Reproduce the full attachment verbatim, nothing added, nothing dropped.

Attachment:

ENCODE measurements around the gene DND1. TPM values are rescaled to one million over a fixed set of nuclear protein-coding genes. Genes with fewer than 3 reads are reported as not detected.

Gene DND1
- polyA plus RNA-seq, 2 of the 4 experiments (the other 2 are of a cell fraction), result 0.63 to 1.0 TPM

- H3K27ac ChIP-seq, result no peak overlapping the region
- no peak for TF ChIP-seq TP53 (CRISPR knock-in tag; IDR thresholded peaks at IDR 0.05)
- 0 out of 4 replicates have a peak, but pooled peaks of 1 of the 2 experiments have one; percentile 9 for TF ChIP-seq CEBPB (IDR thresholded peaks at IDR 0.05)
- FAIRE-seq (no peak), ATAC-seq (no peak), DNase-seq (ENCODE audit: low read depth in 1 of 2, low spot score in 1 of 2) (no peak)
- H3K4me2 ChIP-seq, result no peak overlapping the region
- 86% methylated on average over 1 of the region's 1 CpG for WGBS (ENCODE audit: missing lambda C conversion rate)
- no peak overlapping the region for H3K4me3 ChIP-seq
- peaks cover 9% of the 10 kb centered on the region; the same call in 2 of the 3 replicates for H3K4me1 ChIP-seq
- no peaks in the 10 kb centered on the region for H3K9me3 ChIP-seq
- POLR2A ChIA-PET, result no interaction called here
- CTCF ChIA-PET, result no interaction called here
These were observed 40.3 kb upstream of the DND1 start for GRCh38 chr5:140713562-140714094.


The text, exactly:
ENCODE measurements around the gene DND1. TPM values are rescaled to one million over a fixed set of nuclear protein-coding genes. Genes with fewer than 3 reads are reported as not detected.

Gene DND1
- polyA plus RNA-seq, 2 of the 4 experiments (the other 2 are of a cell fraction), result 0.63 to 1.0 TPM

- H3K27ac ChIP-seq, result no peak overlapping the region
- no peak for TF ChIP-seq TP53 (CRISPR knock-in tag; IDR thresholded peaks at IDR 0.05)
- 0 out of 4 replicates have a peak, but pooled peaks of 1 of the 2 experiments have one; percentile 9 for TF ChIP-seq CEBPB (IDR thresholded peaks at IDR 0.05)
- FAIRE-seq (no peak), ATAC-seq (no peak), DNase-seq (ENCODE audit: low read depth in 1 of 2, low spot score in 1 of 2) (no peak)
- H3K4me2 ChIP-seq, result no peak overlapping the region
- 86% methylated on average over 1 of the region's 1 CpG for WGBS (ENCODE audit: missing lambda C conversion rate)
- no peak overlapping the region for H3K4me3 ChIP-seq
- peaks cover 9% of the 10 kb centered on the region; the same call in 2 of the 3 replicates for H3K4me1 ChIP-seq
- no peaks in the 10 kb centered on the region for H3K9me3 ChIP-seq
- POLR2A ChIA-PET, result no interaction called here
- CTCF ChIA-PET, result no interaction called here
These were observed 40.3 kb upstream of the DND1 start for GRCh38 chr5:140713562-140714094.